• tanning booths and salons
  • spas, and beauty salons
  • massage parlours
  • tattoo parlours
  • body piercing services
  • bowling, skating rinks and casinos will be 
  • Close contact services such as eyebrow threading or make-up application,
  • Indoor performances to a live audience, subject to the success of pilots;
  • Small wedding receptions - sit-down meals for no more than 30 people, subject to COVID-19 Secure guidelines;

High risk activities and settings such as nightclubs are to remain shut, as Government have assessed that they cannot yet be made sufficiently COVID-19 Secure. See a full list of businesses that will need to remain closed.



All children and young people, in all year groups, have now returned to school and college full time.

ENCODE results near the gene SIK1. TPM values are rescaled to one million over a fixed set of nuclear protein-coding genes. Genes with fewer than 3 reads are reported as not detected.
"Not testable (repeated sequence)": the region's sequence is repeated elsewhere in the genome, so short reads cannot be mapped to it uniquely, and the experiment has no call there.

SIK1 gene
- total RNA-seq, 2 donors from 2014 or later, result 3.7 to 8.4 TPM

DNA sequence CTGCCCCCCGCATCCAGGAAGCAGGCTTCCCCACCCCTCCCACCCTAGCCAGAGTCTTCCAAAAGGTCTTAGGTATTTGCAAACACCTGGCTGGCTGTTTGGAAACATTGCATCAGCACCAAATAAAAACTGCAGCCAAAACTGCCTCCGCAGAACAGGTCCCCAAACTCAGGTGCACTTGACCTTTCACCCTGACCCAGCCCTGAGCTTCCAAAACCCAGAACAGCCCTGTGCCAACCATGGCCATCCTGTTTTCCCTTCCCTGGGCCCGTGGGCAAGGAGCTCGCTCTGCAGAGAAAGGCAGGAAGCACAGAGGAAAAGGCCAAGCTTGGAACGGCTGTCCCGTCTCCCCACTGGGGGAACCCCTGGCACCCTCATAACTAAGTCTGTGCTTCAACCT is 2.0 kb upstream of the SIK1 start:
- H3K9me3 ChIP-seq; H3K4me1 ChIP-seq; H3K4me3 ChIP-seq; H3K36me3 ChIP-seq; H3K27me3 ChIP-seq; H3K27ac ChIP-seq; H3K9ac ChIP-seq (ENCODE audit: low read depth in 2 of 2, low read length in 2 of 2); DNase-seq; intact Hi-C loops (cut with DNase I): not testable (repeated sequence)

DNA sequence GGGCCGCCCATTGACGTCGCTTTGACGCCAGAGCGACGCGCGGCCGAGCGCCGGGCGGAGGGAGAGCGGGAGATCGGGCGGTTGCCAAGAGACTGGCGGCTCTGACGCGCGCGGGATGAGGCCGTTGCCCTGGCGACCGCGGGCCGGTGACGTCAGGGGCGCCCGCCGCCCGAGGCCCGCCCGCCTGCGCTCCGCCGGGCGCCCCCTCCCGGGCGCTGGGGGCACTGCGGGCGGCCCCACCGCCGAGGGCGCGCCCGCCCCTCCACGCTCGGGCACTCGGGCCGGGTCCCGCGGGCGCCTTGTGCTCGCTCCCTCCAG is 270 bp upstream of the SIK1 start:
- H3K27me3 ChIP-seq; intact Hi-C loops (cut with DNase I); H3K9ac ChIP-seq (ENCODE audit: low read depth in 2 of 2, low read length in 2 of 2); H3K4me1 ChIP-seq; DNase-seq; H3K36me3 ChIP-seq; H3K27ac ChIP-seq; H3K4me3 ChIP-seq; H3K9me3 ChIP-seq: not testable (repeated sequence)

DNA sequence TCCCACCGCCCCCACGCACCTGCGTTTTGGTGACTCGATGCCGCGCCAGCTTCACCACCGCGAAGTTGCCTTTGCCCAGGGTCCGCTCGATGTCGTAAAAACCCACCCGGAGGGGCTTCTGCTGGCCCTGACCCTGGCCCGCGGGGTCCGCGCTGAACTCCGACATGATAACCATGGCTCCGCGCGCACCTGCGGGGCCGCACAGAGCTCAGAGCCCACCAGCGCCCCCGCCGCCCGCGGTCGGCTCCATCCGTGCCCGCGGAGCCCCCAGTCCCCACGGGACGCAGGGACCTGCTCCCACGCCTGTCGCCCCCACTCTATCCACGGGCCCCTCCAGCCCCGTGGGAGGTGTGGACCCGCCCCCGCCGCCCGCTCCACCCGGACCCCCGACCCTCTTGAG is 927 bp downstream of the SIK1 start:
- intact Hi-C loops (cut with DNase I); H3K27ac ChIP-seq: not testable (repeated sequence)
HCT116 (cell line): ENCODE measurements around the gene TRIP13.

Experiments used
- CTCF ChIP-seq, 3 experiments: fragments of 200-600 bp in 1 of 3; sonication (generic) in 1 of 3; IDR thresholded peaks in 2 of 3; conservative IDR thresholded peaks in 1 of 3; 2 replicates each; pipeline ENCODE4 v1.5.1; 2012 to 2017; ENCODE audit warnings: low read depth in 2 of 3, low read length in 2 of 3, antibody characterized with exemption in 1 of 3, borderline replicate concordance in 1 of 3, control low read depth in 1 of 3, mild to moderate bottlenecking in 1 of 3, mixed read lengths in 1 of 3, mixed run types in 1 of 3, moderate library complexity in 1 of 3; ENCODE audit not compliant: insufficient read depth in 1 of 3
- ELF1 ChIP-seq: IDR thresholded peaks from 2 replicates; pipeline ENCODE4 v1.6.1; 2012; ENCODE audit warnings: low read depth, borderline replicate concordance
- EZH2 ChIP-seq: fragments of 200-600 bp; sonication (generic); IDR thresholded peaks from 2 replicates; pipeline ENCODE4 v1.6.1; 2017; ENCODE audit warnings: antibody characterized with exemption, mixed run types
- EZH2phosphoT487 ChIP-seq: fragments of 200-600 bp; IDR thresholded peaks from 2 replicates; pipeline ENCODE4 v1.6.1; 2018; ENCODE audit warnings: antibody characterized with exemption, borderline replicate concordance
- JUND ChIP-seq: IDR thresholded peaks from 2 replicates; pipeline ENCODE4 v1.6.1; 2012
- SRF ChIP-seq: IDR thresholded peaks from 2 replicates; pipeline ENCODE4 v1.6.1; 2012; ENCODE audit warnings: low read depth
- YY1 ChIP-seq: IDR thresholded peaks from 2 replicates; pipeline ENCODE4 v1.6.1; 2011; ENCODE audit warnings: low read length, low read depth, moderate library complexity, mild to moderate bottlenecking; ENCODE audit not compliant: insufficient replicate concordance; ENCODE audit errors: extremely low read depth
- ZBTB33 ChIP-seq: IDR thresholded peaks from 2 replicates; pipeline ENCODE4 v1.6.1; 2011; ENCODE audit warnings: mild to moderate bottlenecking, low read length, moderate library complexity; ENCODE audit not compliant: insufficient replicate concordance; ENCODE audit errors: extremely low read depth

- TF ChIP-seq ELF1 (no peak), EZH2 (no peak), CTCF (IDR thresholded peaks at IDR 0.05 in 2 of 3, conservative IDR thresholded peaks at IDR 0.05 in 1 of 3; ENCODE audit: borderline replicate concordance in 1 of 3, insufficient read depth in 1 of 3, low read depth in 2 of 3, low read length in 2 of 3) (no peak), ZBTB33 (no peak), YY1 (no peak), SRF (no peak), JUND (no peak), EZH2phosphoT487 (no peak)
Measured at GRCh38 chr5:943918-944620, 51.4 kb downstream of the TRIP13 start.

The prevalence of coronavirus (COVID-19) has decreased since schools and colleges restricted their opening to most pupils in March. The NHS Test and Trace system is up and running and we understand more about the measures that need to be in place to create safer environments.

The scientific evidence shows that coronavirus (COVID-19) presents a much lower risk to children than adults of becoming severely ill. There is no evidence that children transmit the disease any more than adults. However, there will still be risks while coronavirus (COVID-19) remains in the community.

To manage the risks, things will be a bit different in the new term. We have asked nurseries, childminders, schools and colleges to put in place a range of protective measures to help reduce the risks.

Your child’s nursery, childminder, school or college will be able to give you more information about the changes they have made.

Local authorities and schools have a range of legal powers to enforce attendance if a child or young person misses school without a valid reason.

There is not a corresponding legal duty for post-16 education but if a young person fails to attend, their college may believe they have left the course.